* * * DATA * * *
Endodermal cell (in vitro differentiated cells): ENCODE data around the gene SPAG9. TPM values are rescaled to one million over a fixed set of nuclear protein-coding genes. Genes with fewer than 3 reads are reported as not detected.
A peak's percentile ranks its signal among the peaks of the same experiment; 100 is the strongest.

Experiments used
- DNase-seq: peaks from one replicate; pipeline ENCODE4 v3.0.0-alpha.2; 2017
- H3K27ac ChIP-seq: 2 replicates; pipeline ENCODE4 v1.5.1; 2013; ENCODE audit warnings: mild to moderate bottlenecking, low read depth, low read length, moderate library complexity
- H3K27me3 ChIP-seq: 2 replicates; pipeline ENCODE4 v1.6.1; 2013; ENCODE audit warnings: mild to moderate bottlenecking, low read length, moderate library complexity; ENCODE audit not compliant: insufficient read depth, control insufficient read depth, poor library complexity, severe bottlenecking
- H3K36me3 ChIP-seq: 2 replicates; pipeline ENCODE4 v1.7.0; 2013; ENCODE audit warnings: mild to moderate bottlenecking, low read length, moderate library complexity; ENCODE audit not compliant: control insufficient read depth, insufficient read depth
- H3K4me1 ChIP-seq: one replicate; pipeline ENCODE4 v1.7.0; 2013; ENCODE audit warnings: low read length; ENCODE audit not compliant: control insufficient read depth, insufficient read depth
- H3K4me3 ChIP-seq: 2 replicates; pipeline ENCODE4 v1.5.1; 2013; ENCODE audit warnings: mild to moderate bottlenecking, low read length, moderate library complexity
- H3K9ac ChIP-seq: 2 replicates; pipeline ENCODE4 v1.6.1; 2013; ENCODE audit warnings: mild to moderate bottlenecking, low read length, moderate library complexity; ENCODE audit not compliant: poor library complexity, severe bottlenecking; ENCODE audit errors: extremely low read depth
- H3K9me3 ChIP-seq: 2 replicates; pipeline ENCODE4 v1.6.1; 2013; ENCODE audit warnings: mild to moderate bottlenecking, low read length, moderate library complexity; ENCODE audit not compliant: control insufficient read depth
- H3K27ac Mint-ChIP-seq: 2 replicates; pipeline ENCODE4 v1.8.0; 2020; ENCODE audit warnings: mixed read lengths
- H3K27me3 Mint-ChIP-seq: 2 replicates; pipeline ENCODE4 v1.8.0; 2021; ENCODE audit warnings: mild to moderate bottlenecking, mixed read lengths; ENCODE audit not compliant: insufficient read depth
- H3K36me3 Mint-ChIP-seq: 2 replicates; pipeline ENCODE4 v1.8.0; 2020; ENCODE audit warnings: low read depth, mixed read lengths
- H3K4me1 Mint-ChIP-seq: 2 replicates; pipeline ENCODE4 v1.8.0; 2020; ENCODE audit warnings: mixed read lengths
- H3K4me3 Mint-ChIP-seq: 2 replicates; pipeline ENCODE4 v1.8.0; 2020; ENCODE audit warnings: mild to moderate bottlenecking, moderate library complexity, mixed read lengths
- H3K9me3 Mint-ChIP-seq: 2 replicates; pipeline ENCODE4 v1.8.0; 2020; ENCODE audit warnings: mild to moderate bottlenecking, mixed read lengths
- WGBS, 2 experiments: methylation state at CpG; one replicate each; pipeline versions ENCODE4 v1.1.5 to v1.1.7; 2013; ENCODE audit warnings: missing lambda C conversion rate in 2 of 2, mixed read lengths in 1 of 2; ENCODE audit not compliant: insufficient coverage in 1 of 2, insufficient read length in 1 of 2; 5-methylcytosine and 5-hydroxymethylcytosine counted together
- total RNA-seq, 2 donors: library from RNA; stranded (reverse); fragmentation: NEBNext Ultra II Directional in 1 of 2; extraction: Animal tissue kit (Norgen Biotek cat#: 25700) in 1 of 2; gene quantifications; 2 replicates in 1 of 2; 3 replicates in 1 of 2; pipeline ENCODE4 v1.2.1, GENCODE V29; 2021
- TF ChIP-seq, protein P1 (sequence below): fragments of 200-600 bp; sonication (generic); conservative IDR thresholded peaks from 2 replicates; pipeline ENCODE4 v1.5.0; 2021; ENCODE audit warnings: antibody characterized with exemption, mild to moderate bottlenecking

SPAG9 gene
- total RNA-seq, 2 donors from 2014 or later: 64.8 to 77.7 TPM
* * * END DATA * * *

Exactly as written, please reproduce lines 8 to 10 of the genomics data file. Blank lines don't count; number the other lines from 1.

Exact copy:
- H3K4me1 ChIP-seq: one replicate; pipeline ENCODE4 v1.7.0; 2013; ENCODE audit warnings: low read length; ENCODE audit not compliant: control insufficient read depth, insufficient read depth
- H3K4me3 ChIP-seq: 2 replicates; pipeline ENCODE4 v1.5.1; 2013; ENCODE audit warnings: mild to moderate bottlenecking, low read length, moderate library complexity
- H3K9ac ChIP-seq: 2 replicates; pipeline ENCODE4 v1.6.1; 2013; ENCODE audit warnings: mild to moderate bottlenecking, low read length, moderate library complexity; ENCODE audit not compliant: poor library complexity, severe bottlenecking; ENCODE audit errors: extremely low read depth